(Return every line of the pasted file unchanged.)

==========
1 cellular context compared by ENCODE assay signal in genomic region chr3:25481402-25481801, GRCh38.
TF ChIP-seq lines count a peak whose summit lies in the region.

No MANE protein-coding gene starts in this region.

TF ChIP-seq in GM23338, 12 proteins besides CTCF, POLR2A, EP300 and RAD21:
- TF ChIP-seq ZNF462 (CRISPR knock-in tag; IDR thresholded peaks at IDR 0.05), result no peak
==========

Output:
1 cellular context compared by ENCODE assay signal in genomic region chr3:25481402-25481801, GRCh38.
TF ChIP-seq lines count a peak whose summit lies in the region.

No MANE protein-coding gene starts in this region.

TF ChIP-seq in GM23338, 12 proteins besides CTCF, POLR2A, EP300 and RAD21:
- TF ChIP-seq ZNF462 (CRISPR knock-in tag; IDR thresholded peaks at IDR 0.05), result no peak